Death of a Student: Dealing with Competing Interests

  • Jodi Constantine Brown California State University, Northridge
Keywords: death, suicide, administration, policy, student, Administration, Suicide, Mental Health


When I accepted roles of Associate Chair and Director of Online & Offsite Programs in the Social Work Department in August 2013, it meant taking on additional academic administrative responsibilities as well as continuing my teaching, albeit in a reduced capacity. The excitement and nervousness about my new role quickly transformed into a life-changing experience when in my first year a student with whom I had worked closely—and whom I admired for her earnest passion and determination to help others—died by suicide. Amanda was my Capstone student and also part of the offsite program, which meant I was both her teacher and the administrator for her program. Her death led to profound personal and professional challenges for me. As an individual, I had a close connection, so I wanted to share stories about her, grieve with others who were grieving, and try to understand what had happened. As an administrator, I had rules I was expected to follow, obligations to students who were grieving, and the feeling that I couldn’t grieve as I wanted to because I needed to project professionalism. Recognizing and navigating this duality posed a great challenge, raised many questions, and ultimately pushed me to evolve my thinking.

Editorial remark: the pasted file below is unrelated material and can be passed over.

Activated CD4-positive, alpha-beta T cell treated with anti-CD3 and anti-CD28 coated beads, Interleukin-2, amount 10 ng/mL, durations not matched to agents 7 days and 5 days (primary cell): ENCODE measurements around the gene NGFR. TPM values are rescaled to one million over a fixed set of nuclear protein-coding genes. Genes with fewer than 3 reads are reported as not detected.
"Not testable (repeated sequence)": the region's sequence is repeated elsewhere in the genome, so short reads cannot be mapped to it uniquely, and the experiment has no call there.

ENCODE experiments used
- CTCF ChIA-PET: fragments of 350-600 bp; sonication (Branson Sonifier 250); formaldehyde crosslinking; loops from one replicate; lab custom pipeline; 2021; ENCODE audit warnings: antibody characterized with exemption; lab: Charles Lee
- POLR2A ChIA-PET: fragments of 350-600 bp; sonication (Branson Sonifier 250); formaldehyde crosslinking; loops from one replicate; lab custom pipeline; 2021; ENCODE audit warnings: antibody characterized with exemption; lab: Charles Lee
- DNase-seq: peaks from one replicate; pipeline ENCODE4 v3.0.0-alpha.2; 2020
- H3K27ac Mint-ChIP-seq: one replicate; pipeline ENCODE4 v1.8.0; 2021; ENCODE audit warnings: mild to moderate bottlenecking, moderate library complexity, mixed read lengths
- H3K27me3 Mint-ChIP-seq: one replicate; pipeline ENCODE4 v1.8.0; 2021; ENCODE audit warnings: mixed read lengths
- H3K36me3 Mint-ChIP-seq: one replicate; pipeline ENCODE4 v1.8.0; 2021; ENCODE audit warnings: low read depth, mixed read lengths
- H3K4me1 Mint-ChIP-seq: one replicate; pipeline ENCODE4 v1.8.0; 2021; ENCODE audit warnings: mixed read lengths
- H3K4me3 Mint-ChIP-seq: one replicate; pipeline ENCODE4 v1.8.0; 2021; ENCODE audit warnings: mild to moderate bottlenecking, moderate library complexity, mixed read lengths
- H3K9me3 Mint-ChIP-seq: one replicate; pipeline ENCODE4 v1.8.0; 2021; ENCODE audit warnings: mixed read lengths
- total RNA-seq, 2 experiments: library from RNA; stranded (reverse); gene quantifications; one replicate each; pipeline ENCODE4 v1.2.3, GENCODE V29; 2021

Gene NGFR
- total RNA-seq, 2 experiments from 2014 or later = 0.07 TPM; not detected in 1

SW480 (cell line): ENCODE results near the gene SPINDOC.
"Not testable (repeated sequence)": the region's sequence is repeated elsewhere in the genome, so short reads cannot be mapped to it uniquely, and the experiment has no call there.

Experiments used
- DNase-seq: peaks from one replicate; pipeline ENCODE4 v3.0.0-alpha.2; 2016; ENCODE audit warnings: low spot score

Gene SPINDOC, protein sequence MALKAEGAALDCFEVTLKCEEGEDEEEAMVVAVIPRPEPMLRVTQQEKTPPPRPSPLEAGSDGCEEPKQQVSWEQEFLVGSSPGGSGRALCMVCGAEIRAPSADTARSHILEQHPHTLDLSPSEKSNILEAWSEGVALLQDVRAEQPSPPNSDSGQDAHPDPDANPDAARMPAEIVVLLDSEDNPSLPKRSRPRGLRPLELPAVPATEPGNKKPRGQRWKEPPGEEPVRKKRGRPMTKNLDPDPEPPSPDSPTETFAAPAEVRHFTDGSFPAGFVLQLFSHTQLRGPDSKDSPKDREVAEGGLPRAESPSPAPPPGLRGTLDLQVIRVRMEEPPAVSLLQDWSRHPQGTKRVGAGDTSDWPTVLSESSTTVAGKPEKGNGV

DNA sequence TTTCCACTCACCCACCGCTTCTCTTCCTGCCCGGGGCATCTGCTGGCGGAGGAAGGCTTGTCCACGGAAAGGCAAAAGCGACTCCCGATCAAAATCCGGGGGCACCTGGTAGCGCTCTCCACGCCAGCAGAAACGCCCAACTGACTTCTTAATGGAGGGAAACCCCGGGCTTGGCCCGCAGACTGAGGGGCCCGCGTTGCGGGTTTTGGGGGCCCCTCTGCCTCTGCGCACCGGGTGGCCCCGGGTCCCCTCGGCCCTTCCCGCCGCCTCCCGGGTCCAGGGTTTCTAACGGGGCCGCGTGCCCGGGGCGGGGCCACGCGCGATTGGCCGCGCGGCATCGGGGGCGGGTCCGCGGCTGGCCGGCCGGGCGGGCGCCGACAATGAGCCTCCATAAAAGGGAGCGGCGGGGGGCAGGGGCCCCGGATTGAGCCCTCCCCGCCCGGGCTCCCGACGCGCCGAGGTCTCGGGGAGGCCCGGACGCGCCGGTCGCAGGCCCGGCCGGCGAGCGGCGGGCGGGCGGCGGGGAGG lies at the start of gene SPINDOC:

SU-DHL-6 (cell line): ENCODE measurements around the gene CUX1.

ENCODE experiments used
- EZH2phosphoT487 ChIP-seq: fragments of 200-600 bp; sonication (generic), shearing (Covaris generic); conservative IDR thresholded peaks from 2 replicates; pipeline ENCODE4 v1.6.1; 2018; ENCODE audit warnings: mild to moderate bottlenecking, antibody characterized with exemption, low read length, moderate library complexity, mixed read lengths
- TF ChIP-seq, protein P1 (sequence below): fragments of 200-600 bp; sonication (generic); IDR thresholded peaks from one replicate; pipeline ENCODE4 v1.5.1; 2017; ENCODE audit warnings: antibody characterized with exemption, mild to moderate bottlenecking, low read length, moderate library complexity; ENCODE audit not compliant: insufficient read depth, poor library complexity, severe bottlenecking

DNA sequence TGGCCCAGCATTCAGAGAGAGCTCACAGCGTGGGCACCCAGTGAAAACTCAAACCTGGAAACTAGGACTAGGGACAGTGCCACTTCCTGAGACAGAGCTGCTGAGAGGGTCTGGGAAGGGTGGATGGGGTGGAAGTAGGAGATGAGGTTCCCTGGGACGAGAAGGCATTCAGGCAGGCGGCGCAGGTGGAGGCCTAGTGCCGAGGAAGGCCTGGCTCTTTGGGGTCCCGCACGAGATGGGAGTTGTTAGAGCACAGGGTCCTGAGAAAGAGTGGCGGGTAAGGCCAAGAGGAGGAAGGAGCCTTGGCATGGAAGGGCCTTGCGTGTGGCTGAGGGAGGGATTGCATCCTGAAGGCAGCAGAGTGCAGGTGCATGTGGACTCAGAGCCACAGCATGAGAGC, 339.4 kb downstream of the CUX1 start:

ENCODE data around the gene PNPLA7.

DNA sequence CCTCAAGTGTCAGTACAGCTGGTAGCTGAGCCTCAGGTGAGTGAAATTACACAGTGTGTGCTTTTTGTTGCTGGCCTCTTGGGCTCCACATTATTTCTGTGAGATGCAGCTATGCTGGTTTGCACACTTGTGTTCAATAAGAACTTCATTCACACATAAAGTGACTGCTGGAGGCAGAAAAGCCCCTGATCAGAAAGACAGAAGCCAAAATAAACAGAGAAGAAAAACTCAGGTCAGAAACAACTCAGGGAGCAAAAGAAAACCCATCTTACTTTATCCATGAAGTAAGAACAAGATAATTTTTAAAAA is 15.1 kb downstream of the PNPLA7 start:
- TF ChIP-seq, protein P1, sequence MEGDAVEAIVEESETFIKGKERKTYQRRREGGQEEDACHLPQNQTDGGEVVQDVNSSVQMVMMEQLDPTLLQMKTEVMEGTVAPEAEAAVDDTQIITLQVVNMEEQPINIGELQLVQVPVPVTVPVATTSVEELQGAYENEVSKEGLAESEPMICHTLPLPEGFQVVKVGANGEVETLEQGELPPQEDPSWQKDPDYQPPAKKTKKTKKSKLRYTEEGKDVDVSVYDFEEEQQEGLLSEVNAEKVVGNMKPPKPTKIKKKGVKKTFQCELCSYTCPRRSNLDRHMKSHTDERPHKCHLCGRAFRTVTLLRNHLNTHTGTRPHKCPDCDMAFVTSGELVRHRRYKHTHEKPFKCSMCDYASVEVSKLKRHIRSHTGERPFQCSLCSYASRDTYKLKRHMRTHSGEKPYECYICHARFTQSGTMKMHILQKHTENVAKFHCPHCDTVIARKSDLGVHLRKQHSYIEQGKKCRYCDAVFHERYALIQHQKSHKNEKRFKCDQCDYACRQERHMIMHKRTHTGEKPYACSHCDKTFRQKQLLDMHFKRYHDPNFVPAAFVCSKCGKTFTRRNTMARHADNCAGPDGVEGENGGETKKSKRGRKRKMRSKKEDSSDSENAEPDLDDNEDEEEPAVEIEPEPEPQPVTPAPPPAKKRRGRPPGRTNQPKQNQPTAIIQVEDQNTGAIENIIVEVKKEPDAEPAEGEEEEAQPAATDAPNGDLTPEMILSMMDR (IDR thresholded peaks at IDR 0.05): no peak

Author Biography

Jodi Constantine Brown, California State University, Northridge
Department of Social Work, Associate Professor, Associate Chair, Director of Online & Offsite Programs
Teaching & Learning